By Gertrude Chavez-Dreyfuss

NEW YORK (Reuters) – The dollar nosedived across the board on Tuesday after data showed U.S. consumer price inflation rose less than expected last month, reinforcing expectations the Federal Reserve will slow the pace of rate increases after its two-day meeting on Wednesday.

The greenback fell to a six-month low against the euro after the data. The euro hit $1.0673, the highest since June, and was last up 0.9% at $1.0631.

Against the yen, the dollar dropped to a one-week low of 134.67, and last changed hands at 135.55 yen, down 1.5%.

The dollar index, measuring the U.S. unit’s value versus six major currencies, fell 0.9% to 104.02.

Data showed that headline U.S consumer prices rose modestly in November on an annual basis as gasoline and used cars cost less, leading to the smallest annual inflation increase in nearly a year. In the 12 months through November, the CPI climbed 7.1%, the smallest gain since December 2021, following a 7.7% rise in October.

Excluding volatile food and energy components, the CPI increased 0.2% last month after rising 0.3% in October. In the 12 months through November, the so-called core CPI advanced 6.0% after increasing 6.3% in October.

The report supported widely held expectations for a smaller Fed rate hike of 50 basis points when the central bank announces its decision on Wednesday. Fed funds futures have also priced in a lower terminal rate, where the Fed stops hiking, of 4.8%, expected to hit in May. That was down from about 5.1% seen late last month.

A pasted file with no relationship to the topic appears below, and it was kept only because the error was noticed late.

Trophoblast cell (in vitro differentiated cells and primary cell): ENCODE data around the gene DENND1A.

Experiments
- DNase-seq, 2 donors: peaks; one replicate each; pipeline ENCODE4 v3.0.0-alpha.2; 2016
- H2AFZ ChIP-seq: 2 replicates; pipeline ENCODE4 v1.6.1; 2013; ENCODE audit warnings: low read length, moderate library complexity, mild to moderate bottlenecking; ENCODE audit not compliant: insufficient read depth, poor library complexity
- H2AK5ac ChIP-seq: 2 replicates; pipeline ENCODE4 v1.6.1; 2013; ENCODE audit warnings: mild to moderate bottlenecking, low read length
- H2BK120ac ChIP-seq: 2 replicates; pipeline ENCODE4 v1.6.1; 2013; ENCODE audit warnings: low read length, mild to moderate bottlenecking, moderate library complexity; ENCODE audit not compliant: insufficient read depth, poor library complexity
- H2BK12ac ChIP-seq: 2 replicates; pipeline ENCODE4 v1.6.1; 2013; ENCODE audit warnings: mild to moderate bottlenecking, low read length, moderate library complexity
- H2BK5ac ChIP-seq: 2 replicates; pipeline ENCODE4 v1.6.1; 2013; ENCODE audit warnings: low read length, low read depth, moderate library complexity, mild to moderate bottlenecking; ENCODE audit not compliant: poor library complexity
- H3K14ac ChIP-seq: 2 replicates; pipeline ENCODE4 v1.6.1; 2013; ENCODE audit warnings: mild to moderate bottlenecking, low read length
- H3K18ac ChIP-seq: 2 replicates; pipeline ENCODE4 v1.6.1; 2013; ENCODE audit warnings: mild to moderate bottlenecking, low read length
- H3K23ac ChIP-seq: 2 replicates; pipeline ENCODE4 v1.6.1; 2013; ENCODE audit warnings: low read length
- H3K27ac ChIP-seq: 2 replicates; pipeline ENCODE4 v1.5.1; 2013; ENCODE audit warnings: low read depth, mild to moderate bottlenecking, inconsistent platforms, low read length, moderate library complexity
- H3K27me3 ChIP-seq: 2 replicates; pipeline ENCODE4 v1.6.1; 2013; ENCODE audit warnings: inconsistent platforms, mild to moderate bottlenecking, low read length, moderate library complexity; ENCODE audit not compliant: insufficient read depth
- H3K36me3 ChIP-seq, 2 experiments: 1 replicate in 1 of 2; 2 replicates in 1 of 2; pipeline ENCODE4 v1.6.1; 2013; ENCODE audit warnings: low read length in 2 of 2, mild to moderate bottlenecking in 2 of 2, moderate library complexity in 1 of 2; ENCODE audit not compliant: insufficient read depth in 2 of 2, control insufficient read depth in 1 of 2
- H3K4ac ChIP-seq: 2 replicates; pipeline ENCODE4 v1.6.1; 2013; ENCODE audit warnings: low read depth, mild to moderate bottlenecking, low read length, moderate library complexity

Traders are also betting on 25-basis-point increases at each of the Fed’s first two meetings of 2023 and no more, with some chance the last hike could come in May instead of March.

“This would represent a further deceleration in rate hikes and brings closer the interest rate difference between the dollar and other currencies because other countries are hiking too,” said Ivan Asensio, head of FX risk advisory at Silicon Valley Bank in San Francisco.

“There’s less of a benefit to the U.S. and less pressure for the dollar to rise,” he added.

The dollar also posted steep losses against commodity currencies.

The Australian dollar rose 1.6% against the greenback to US$0.6850. The New Zealand dollar gained 1.3% to US$0.6462. Against the Canadian dollar, the U.S. currency fell 0.5% to C$1.3560.

“We would broadly subscribe to the view that markets are expecting a relatively quick shift from the Fed from having raised interest rates till now, to cutting rates over a relatively short time period,” said Richard Flax, chief investment officer at Moneyfarm in London.

“Our perspective is that the market is pricing in the possibility that the Fed stays at its peak rate for a little bit longer.”

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